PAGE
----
It’s no secret that San Francisco is beset with all manner of troubles these days, from rampant homelessness to terribly unsanitary conditions in much of its prime locations. Yet its huge hills and beautiful historic architecture still hold a magical allure for millions, and a young actor-writer named Jimmie Fails makes a dramatic stand for its preservation in the stunning new drama “The Last Black Man in San Francisco.”
Fails has come out of seemingly nowhere with the film, in which he plays a somewhat fictional version of himself and co-wrote the story with his best friend and director, Joe Talbot. The story follows Fails and his best friend, Monty (Jonathan Majors), as Jimmie tries desperate and inventive measures to reclaim his childhood home after 12 years when its owners are forced to leave the premises.
Jimmie has had the deck stacked against him his entire life, with a mother who abandoned him years ago and a father who is a former junkie and subsists by making and selling pirated DVDs in a dingy hotel room. Monty is stuck working in a fish shop while dreaming of becoming a playwright, and spends much of his time outside of work listening to the conversations and arguments of the people he sees on the streets around him.
When Jimmie realizes that the older white couple who took over the house when his family fell apart are being evicted due to a familial property dispute, he and Monty break in and start squatting there. He has always been told his grandfather built the fantastical house, and even manages to reclaim his grandfather’s assortment of odd furniture and other possessions to fill its massive empty space.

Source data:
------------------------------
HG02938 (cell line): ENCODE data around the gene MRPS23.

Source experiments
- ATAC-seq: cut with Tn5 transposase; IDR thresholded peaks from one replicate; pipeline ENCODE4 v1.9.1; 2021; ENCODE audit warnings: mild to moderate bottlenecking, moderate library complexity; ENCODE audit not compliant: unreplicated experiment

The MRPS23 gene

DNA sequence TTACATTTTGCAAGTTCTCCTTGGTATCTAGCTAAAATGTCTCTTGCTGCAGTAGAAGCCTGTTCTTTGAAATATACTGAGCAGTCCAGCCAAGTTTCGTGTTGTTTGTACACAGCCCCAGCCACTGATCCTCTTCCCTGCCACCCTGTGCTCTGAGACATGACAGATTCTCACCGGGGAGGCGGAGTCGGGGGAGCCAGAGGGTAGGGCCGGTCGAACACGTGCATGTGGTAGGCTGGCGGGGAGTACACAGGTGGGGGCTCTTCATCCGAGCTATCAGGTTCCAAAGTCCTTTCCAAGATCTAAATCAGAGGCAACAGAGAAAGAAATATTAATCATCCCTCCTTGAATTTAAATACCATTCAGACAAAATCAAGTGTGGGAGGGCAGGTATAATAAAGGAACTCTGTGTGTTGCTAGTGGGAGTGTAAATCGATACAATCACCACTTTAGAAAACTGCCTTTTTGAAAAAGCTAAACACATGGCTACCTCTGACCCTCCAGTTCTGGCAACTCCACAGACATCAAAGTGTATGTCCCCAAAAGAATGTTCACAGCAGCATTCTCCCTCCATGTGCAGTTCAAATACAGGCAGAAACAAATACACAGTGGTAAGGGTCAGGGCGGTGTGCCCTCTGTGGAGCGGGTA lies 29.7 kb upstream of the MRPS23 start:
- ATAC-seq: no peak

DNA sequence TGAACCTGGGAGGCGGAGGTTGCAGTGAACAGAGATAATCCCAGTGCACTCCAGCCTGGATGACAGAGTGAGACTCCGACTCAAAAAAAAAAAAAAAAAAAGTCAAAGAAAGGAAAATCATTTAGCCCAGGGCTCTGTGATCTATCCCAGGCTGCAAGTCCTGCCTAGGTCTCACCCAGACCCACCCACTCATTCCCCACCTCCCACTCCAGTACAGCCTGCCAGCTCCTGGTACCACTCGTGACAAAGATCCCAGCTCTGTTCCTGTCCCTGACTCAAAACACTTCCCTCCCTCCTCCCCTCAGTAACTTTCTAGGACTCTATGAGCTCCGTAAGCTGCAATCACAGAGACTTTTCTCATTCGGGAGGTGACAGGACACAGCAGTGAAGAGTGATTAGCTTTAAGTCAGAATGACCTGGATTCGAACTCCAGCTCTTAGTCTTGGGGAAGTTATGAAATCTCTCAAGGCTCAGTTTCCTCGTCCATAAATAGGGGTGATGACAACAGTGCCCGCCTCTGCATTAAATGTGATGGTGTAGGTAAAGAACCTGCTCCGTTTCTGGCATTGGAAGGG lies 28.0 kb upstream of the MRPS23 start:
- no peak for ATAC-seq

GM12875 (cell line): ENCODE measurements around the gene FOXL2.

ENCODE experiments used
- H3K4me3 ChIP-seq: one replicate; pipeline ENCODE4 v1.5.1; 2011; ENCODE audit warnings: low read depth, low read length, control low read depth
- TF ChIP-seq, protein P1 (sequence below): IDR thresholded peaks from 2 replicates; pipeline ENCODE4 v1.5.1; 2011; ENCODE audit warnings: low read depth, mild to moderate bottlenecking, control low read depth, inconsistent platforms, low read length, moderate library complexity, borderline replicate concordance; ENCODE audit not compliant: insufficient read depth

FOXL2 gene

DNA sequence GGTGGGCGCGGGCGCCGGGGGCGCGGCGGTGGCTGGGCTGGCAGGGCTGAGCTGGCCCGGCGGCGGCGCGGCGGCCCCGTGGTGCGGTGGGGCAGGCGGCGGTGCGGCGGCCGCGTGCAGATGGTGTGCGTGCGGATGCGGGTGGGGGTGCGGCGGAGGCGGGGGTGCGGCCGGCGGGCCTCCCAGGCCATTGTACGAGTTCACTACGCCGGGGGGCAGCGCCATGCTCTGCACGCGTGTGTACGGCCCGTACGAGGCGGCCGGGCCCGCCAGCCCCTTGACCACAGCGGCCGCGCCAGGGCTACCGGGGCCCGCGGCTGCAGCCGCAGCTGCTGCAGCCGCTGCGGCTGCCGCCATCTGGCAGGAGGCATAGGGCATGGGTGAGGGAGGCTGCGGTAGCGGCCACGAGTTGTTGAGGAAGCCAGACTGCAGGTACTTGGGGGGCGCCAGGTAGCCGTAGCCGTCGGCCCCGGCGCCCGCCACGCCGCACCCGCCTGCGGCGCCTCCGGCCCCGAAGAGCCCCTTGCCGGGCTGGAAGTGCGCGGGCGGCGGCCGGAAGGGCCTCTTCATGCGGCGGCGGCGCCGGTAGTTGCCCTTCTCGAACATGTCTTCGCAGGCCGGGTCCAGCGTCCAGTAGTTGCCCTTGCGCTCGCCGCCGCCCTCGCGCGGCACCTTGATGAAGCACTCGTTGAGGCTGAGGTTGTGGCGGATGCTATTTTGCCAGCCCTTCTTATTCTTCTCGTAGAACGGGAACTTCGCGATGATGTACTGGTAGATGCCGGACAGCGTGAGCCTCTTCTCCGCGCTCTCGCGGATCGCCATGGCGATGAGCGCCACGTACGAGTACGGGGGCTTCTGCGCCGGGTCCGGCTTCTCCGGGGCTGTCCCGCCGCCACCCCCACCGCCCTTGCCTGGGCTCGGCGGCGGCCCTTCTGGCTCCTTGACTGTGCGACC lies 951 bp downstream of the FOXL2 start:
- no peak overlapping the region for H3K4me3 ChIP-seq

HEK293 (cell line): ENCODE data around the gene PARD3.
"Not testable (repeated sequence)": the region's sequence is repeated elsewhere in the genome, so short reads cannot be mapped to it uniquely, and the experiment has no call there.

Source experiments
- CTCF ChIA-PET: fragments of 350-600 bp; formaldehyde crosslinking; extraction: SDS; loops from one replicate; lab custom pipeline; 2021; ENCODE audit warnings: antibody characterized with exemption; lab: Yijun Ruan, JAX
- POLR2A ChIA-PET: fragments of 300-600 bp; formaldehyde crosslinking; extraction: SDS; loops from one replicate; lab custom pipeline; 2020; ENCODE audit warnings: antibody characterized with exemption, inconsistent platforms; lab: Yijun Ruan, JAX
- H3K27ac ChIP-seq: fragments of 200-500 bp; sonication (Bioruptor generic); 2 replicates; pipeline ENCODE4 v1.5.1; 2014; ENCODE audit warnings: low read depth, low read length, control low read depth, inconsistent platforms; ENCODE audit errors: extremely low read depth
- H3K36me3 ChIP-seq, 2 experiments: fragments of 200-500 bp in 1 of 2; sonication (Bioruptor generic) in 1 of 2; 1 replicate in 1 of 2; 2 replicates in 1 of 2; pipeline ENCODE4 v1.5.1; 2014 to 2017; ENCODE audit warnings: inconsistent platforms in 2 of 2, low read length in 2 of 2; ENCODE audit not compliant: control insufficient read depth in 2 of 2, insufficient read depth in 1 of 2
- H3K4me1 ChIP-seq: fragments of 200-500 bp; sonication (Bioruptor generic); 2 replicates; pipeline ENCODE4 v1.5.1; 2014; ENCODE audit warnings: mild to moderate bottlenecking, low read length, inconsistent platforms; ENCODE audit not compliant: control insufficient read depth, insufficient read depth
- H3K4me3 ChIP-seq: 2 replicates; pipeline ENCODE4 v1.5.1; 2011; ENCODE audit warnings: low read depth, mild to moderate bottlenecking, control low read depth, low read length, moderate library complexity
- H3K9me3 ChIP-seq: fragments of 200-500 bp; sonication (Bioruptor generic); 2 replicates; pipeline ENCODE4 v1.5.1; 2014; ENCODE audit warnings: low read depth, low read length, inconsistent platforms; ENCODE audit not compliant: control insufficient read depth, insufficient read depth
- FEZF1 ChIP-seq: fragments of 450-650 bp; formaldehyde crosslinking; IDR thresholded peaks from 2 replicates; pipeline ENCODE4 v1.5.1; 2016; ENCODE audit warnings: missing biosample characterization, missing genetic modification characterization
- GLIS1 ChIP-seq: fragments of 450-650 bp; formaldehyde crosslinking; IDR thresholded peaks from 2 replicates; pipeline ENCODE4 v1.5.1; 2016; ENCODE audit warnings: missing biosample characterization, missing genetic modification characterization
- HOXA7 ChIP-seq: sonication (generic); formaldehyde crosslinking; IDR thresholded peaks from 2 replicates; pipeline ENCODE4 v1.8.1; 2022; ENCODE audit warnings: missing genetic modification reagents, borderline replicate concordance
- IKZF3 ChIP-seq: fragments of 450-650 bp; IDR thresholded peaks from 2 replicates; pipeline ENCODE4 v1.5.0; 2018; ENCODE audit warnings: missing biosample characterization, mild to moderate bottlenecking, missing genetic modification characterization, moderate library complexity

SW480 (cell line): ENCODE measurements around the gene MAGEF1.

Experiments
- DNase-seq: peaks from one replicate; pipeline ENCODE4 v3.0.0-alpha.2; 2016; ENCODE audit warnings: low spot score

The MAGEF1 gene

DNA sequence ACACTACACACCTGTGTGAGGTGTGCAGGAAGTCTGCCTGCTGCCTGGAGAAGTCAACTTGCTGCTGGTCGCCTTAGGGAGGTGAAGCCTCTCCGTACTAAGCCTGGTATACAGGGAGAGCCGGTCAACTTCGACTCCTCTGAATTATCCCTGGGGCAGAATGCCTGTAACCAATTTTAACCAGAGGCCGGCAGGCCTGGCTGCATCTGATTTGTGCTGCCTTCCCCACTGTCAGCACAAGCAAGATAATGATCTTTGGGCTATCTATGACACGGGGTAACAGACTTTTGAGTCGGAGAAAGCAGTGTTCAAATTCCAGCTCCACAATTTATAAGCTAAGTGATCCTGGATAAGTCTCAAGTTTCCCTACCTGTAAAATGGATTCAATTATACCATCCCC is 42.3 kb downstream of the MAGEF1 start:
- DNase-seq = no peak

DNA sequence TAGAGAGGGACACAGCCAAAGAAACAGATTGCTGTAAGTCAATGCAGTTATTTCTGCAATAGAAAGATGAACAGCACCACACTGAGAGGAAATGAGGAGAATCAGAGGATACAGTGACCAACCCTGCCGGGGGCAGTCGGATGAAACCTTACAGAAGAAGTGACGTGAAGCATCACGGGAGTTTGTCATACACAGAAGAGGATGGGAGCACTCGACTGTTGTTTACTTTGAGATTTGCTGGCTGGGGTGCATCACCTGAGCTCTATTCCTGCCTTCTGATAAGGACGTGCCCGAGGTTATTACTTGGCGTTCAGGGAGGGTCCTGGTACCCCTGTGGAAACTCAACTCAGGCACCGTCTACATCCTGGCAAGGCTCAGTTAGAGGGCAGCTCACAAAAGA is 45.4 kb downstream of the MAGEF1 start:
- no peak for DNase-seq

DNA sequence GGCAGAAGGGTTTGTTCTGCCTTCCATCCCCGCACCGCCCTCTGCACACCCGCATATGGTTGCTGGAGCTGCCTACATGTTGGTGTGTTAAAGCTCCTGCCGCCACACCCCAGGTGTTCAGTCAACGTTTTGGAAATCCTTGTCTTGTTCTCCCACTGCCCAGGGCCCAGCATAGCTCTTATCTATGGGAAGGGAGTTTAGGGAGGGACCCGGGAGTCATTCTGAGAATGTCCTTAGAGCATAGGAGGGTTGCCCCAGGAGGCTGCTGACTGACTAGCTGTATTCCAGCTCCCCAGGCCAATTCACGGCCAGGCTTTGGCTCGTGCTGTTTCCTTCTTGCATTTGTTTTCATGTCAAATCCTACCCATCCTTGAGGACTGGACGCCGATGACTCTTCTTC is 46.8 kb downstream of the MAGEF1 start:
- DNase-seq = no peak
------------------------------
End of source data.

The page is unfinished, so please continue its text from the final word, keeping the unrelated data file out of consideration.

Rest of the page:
On the one hand, this brings Jimmie great happiness. On the other, it also creates a slow-building tension as they struggle to remain unnoticed and wonder when the other shoe is going to drop.
“Last” doesn’t rely much on conventional narrative, but rather is a mesmerizing visual poem and mood piece that grabs viewers from the start and never lets go. Co-writer and director Joe Talbot, the real Fails’ real-life best friend, kicks things off with an awe-inspiring opening sequence in which Jimmie and Monty hop on the same skateboard and soar through the streets of San Francisco on their way to work.
As they zip through the streets and soar up and down its incredible hills, numerous images of the people they pass are freeze-framed or slow-motioned as they stare at the two young friends flying by. This visual trick and many others are employed by Talbot throughout the film, creating a unique look from start to finish that recalls and even surpasses the dazzling cinematography of Spike Lee’s visionary early work.
With Emile Mosseri’s stirring musical score that combines orchestral power with a jazzy undertone, “Last” becomes a feast for the senses. Fails is making his literal feature film debut here as both writer and actor, and the result caused a sensation at this year’s Sundance Film Festival.
In fact, The Hollywood Reporter critic Todd McCarthy regarded it as “by far the best narrative film I saw at Sundance…Every scene is fresh and unpredictable, visual poetry and realism are exquisitely woven together.” Such high praise is richly deserved, and if you’re looking for an intelligent and compelling film amid the bombast of summer blockbusters, this is likely your best bet of the season.
“The Last Black Man in San Francisco”: A